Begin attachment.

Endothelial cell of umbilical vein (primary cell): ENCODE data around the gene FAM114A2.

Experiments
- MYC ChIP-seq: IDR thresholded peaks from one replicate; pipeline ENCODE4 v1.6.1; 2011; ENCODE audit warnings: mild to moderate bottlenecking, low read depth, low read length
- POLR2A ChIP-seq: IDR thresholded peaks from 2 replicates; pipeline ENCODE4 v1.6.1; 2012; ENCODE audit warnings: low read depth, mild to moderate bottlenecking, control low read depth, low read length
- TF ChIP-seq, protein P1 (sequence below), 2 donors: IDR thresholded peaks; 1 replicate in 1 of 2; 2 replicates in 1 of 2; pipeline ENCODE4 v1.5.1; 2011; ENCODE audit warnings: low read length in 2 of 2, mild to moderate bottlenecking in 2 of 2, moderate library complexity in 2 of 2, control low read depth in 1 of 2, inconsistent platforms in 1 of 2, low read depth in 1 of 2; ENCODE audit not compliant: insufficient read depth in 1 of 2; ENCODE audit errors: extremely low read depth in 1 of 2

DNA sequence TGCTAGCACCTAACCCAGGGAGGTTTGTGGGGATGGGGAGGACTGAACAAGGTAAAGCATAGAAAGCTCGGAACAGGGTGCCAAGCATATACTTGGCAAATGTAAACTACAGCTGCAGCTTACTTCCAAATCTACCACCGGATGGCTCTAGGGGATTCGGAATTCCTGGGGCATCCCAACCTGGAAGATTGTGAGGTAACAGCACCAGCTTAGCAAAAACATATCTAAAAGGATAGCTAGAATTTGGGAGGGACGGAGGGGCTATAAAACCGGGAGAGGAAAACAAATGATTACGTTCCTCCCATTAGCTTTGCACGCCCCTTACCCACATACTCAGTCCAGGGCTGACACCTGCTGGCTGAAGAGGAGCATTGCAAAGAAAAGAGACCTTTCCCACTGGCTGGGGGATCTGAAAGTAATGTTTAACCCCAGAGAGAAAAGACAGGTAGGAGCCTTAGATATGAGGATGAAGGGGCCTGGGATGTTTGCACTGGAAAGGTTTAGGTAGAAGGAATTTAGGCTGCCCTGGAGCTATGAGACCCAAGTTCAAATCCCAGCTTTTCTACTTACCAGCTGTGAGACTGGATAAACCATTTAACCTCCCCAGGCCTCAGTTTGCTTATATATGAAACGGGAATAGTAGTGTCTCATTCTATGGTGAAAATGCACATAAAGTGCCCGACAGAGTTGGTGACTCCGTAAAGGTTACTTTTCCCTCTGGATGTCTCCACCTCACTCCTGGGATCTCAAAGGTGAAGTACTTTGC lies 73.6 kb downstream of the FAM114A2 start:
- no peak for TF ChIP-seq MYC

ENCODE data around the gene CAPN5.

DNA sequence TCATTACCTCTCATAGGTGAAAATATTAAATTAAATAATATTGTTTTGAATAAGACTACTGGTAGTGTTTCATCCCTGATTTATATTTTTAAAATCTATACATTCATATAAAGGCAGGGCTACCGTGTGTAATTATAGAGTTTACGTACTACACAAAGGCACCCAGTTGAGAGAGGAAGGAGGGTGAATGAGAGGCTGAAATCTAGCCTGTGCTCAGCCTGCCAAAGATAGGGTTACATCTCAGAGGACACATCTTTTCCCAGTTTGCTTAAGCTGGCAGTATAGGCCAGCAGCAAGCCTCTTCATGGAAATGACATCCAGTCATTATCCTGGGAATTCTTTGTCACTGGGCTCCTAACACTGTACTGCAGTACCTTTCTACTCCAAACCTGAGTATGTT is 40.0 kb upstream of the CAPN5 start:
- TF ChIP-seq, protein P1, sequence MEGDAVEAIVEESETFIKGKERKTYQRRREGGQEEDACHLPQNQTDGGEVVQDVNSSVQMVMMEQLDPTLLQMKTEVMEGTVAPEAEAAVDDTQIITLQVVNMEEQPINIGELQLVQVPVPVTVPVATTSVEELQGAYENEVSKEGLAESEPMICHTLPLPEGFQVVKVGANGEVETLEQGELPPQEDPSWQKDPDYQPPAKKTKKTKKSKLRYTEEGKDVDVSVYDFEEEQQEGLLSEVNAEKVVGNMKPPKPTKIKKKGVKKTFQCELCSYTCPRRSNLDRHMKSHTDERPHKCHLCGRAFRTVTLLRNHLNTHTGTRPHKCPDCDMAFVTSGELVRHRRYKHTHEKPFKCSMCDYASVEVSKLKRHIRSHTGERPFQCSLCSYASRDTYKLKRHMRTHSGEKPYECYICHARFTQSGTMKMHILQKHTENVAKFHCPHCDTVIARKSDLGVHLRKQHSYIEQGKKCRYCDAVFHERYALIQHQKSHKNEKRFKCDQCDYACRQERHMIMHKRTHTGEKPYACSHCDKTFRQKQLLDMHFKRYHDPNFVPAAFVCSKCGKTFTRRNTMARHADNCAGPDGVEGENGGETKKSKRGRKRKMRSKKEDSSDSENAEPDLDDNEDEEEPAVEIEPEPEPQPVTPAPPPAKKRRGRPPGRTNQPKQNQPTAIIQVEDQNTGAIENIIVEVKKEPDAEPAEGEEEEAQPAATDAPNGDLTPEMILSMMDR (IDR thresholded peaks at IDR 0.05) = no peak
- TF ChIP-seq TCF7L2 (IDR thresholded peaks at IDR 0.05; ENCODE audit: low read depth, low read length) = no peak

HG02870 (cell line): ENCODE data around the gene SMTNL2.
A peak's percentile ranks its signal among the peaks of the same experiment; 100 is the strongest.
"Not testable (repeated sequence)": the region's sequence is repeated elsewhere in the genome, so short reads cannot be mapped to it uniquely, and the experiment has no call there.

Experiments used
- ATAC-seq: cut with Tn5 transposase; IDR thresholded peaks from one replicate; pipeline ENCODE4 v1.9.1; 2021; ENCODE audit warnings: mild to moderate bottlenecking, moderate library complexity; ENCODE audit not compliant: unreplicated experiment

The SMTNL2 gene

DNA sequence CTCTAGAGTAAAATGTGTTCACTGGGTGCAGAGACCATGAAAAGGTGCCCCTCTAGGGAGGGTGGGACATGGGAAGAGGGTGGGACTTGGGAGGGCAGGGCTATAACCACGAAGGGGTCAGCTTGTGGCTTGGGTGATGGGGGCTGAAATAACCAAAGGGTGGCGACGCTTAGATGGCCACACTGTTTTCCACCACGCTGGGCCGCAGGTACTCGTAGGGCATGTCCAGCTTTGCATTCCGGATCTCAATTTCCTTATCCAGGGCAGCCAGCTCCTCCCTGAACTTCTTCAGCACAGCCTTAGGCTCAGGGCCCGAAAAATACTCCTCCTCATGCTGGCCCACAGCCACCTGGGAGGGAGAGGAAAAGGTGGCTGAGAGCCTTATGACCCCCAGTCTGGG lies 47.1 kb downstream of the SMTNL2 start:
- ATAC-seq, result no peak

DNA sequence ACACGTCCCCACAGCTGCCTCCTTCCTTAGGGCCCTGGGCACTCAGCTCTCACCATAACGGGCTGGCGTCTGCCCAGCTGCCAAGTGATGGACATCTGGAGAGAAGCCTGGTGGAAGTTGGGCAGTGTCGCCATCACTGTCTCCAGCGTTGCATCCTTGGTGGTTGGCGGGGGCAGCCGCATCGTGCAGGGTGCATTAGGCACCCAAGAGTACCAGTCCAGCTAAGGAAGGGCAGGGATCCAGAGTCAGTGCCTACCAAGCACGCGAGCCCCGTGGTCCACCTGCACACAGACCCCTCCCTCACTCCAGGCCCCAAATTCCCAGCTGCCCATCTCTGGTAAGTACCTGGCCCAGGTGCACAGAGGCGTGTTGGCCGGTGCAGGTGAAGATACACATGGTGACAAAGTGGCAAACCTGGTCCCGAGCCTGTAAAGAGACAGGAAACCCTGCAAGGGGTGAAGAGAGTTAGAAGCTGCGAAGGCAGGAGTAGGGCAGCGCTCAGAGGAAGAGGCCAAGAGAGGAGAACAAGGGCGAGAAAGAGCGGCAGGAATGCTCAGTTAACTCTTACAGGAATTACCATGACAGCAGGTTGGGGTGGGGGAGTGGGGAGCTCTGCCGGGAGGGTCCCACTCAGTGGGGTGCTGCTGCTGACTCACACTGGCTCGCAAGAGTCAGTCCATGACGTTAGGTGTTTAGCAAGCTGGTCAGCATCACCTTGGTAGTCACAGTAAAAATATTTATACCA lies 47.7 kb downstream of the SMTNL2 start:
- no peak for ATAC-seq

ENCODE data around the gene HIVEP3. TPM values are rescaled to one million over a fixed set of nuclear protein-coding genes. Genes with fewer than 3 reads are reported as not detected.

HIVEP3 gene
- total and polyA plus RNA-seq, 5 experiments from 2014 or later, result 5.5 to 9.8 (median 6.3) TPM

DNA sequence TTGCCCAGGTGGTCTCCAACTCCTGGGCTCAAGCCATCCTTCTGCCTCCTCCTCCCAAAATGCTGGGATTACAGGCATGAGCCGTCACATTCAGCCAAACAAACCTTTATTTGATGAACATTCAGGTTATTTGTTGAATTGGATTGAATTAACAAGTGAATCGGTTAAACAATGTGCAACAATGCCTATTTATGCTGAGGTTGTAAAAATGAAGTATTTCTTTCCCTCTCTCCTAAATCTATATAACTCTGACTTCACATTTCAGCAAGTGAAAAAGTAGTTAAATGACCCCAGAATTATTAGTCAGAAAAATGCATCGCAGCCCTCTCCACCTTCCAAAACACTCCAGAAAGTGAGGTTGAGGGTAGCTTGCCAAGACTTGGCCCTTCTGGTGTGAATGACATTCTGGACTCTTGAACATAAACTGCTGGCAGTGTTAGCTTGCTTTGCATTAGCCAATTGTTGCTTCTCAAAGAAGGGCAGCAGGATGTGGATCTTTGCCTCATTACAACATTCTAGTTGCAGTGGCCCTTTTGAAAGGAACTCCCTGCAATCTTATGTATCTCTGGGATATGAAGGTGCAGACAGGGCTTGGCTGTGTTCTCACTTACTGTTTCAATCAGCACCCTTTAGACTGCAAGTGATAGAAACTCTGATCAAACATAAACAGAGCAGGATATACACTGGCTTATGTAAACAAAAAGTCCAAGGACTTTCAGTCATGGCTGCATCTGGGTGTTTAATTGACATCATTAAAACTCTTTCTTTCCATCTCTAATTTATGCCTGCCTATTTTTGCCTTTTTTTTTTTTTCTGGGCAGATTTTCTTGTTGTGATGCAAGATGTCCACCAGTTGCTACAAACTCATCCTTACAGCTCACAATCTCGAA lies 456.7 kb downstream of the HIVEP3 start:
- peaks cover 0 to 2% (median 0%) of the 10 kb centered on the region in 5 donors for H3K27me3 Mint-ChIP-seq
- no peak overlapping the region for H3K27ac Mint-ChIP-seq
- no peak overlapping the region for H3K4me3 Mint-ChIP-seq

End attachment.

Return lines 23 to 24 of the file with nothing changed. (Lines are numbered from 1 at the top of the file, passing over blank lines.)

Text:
HIVEP3 gene
- total and polyA plus RNA-seq, 5 experiments from 2014 or later, result 5.5 to 9.8 (median 6.3) TPM